On the last day of May 2006, the skies opened up and drenched McGill’s most recent science graduates and their proud families as they celebrated spring convocation. Four days later, atmospheric and oceanic sciences and School of Environment professor Frédéric Fabry was at the National Center for Atmospheric Research (NCAR) in Boulder, Colorado, working on a way to foresee such nasty surprises.
Thunderstorms feed on atmospheric moisture levels. They’re almost impossible to predict because moisture doesn’t reflect radar waves—only condensed water in the form of rain, snow or hail does.
Fabry’s radar refractivity technique, developed with NCAR, indirectly determines moisture levels. By beaming radar signals through the same air mass, and reflecting these signals off known objects (such as buildings), it’s possible to compare how much a signal has been slowed or diffracted by atmospheric moisture. This information should allow forecasters to predict where and when sudden storms will take place, helping picnickers, baseball fans and newly minted McGill alumni alike stay dry.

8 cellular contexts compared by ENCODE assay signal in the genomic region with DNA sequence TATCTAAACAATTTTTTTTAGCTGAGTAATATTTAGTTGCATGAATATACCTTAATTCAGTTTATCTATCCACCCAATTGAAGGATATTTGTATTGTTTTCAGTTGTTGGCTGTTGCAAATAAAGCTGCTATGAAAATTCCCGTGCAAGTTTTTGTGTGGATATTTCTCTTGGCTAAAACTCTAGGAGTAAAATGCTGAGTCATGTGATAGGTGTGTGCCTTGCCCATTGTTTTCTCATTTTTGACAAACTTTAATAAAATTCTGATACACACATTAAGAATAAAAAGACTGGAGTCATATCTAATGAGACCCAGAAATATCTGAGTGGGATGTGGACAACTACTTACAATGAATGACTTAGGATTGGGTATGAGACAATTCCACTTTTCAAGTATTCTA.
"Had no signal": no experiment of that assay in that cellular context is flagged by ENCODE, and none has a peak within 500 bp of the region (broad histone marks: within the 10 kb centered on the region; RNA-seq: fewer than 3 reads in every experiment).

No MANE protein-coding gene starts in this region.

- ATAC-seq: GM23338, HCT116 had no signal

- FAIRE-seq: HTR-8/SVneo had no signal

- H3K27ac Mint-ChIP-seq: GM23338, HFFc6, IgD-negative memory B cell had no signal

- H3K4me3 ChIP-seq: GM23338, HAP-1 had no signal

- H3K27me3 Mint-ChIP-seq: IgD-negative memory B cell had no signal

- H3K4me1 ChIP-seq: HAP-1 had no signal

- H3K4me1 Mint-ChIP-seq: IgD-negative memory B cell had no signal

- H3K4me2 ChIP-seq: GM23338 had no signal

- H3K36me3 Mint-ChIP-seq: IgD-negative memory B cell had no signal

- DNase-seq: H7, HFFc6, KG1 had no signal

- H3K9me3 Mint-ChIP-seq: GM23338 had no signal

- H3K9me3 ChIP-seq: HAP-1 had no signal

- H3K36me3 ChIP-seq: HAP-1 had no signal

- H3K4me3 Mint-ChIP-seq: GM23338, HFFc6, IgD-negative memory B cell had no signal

This research is funded by an NSERC Discovery Grant and a Canadian Foundation for Climate and Atmospheric Sciences (CFCAS) Network Grant, with travel funding provided by the National Center for Atmospheric Research.